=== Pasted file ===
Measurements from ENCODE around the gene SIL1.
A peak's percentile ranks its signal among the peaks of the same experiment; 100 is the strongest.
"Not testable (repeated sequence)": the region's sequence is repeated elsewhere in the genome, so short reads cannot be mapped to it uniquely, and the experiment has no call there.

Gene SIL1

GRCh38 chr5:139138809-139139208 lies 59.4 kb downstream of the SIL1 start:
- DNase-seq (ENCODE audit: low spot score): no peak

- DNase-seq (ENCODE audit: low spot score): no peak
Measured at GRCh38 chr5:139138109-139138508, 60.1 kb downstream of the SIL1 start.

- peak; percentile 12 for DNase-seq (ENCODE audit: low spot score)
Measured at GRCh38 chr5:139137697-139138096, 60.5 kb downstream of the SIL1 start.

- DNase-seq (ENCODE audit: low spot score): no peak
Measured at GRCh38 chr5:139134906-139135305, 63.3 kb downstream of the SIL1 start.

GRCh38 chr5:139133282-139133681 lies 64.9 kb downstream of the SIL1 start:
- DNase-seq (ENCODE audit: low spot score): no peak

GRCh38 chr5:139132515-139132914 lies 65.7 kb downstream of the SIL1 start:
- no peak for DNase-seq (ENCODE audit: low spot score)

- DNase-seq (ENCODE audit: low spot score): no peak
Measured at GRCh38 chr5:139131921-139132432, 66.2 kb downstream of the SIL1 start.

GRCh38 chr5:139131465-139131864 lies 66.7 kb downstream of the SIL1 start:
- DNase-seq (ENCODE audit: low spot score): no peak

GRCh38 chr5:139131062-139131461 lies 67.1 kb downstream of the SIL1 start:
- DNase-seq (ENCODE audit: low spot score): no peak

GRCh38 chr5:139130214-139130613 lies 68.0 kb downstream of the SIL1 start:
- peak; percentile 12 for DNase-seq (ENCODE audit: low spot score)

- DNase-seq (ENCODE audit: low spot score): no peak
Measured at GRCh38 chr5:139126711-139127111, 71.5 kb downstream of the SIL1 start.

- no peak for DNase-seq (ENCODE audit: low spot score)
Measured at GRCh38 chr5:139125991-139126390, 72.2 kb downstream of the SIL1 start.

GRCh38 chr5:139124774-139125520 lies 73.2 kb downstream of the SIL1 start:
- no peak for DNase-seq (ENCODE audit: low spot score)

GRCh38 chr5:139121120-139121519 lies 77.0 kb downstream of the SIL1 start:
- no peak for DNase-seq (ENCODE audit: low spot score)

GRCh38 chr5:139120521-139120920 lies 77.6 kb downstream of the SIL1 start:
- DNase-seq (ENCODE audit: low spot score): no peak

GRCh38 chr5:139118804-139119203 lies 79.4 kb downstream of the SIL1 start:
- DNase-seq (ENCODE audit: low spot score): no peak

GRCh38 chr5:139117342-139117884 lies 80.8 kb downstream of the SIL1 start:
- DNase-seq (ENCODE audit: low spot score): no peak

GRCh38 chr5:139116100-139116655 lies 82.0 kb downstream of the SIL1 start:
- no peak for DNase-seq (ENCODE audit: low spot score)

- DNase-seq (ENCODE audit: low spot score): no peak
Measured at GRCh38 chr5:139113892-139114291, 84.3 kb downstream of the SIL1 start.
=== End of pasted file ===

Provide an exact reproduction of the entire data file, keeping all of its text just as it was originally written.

Measurements from ENCODE around the gene SIL1.
A peak's percentile ranks its signal among the peaks of the same experiment; 100 is the strongest.
"Not testable (repeated sequence)": the region's sequence is repeated elsewhere in the genome, so short reads cannot be mapped to it uniquely, and the experiment has no call there.

Gene SIL1

GRCh38 chr5:139138809-139139208 lies 59.4 kb downstream of the SIL1 start:
- DNase-seq (ENCODE audit: low spot score): no peak

- DNase-seq (ENCODE audit: low spot score): no peak
Measured at GRCh38 chr5:139138109-139138508, 60.1 kb downstream of the SIL1 start.

- peak; percentile 12 for DNase-seq (ENCODE audit: low spot score)
Measured at GRCh38 chr5:139137697-139138096, 60.5 kb downstream of the SIL1 start.

- DNase-seq (ENCODE audit: low spot score): no peak
Measured at GRCh38 chr5:139134906-139135305, 63.3 kb downstream of the SIL1 start.

GRCh38 chr5:139133282-139133681 lies 64.9 kb downstream of the SIL1 start:
- DNase-seq (ENCODE audit: low spot score): no peak

GRCh38 chr5:139132515-139132914 lies 65.7 kb downstream of the SIL1 start:
- no peak for DNase-seq (ENCODE audit: low spot score)

- DNase-seq (ENCODE audit: low spot score): no peak
Measured at GRCh38 chr5:139131921-139132432, 66.2 kb downstream of the SIL1 start.

GRCh38 chr5:139131465-139131864 lies 66.7 kb downstream of the SIL1 start:
- DNase-seq (ENCODE audit: low spot score): no peak

GRCh38 chr5:139131062-139131461 lies 67.1 kb downstream of the SIL1 start:
- DNase-seq (ENCODE audit: low spot score): no peak

GRCh38 chr5:139130214-139130613 lies 68.0 kb downstream of the SIL1 start:
- peak; percentile 12 for DNase-seq (ENCODE audit: low spot score)

- DNase-seq (ENCODE audit: low spot score): no peak
Measured at GRCh38 chr5:139126711-139127111, 71.5 kb downstream of the SIL1 start.

- no peak for DNase-seq (ENCODE audit: low spot score)
Measured at GRCh38 chr5:139125991-139126390, 72.2 kb downstream of the SIL1 start.

GRCh38 chr5:139124774-139125520 lies 73.2 kb downstream of the SIL1 start:
- no peak for DNase-seq (ENCODE audit: low spot score)

GRCh38 chr5:139121120-139121519 lies 77.0 kb downstream of the SIL1 start:
- no peak for DNase-seq (ENCODE audit: low spot score)

GRCh38 chr5:139120521-139120920 lies 77.6 kb downstream of the SIL1 start:
- DNase-seq (ENCODE audit: low spot score): no peak

GRCh38 chr5:139118804-139119203 lies 79.4 kb downstream of the SIL1 start:
- DNase-seq (ENCODE audit: low spot score): no peak

GRCh38 chr5:139117342-139117884 lies 80.8 kb downstream of the SIL1 start:
- DNase-seq (ENCODE audit: low spot score): no peak

GRCh38 chr5:139116100-139116655 lies 82.0 kb downstream of the SIL1 start:
- no peak for DNase-seq (ENCODE audit: low spot score)

- DNase-seq (ENCODE audit: low spot score): no peak
Measured at GRCh38 chr5:139113892-139114291, 84.3 kb downstream of the SIL1 start.